Microsoft defends your right to copy


— 1:30 AM on October 18, 2005

Ars Technica has linked up an interview Bill Gates gave to the Daily Princetonian. Of particular interest is Gates' rationalization for Microsoft's decision to support HD-DVD over the competing Blu-ray standard:

Well, the key issue here is that the protection scheme under Blu-ray is very anti-consumer and there's not much visibility of that. The inconvenience is that the [movie] studios got too much protection at the expense consumers and it won't work well on PCs. You won't be able to play movies and do software in a flexible way.

It's not the physical format that we have the issue with, it's that the protection scheme on Blu is very anti-consumer. If [the Blu-ray group] would fix that one thing, you know, that'd be fine.

Ars has done an in-depth analysis of Microsoft's decision to back HD-DVD, and examined the copy-protection mechanisms both standards have in place. The bottom line (and a fact that's gotten surprisingly little press) is that the HD-DVD standard explicitly allows and protects limited copying, otherwise known as Managed Copy, while Blu-ray does not. Supporting the Managed Copy feature is a mandatory part of the HD-DVD spec; all HD-DVDs must allow at least one copy to be made, though studios will have the option to charge for it. It's possible that Blu-ray could include a similar feature, since the specification isn't complete, but none has been added to date.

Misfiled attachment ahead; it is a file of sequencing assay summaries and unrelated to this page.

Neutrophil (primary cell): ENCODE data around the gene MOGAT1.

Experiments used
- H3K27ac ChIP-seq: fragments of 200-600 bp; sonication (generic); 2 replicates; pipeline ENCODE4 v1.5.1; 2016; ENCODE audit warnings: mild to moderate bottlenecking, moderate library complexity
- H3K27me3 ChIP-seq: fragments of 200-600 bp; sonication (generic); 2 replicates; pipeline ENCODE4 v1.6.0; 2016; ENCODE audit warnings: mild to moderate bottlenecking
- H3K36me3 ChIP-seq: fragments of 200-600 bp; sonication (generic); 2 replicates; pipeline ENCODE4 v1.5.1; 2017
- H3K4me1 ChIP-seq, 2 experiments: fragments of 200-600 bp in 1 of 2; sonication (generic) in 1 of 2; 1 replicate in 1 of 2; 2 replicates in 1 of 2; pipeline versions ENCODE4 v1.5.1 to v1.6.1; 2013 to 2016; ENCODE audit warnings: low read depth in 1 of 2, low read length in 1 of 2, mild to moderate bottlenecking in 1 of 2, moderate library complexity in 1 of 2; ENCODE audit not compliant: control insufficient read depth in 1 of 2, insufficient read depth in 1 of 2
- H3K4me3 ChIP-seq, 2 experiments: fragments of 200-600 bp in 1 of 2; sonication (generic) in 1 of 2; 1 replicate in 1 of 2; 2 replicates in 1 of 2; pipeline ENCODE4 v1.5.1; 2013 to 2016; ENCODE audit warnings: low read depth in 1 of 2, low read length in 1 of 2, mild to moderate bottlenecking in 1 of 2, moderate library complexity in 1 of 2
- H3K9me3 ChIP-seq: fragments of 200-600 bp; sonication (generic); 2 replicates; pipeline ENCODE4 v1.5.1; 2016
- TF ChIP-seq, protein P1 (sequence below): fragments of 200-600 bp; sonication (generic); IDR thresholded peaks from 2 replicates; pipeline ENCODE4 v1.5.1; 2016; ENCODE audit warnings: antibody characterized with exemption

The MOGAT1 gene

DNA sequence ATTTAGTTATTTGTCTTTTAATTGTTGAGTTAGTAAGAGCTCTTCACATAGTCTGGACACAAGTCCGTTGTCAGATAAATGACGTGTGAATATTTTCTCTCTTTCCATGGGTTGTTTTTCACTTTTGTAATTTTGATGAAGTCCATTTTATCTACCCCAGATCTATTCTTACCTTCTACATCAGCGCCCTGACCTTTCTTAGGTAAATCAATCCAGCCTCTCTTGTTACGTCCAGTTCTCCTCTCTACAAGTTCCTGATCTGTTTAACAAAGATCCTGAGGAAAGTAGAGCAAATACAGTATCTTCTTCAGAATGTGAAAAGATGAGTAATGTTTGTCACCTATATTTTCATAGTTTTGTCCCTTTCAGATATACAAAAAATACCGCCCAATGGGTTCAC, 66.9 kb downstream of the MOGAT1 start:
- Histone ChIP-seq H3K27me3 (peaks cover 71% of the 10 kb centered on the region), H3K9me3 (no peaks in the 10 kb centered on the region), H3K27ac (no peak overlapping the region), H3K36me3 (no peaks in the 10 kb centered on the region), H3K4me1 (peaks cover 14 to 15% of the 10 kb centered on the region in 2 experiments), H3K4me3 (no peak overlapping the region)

Gates' bluntness and identification of this feature as the overriding reason why Microsoft backs HD-DVD not only highlights the tremendous war going on between content creation and technological heavyweights, but also may signal Microsoft's desire to appear more consumer-friendly than it has in the past. By explicitly backing HD-DVD and its friendlier stance toward fair use, Microsoft may be hoping to assuage user concerns over the level of hardware-driven copy protection Vista will enable, while simultaneously including the stronger protection measures demanded by the movie and music industries.

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